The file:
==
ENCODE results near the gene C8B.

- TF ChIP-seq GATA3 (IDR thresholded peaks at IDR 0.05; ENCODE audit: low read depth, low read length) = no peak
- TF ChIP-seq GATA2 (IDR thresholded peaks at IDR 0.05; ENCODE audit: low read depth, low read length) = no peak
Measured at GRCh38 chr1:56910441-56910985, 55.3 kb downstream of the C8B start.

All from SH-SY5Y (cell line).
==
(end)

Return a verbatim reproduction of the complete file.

ENCODE results near the gene C8B.

- TF ChIP-seq GATA3 (IDR thresholded peaks at IDR 0.05; ENCODE audit: low read depth, low read length) = no peak
- TF ChIP-seq GATA2 (IDR thresholded peaks at IDR 0.05; ENCODE audit: low read depth, low read length) = no peak
Measured at GRCh38 chr1:56910441-56910985, 55.3 kb downstream of the C8B start.

All from SH-SY5Y (cell line).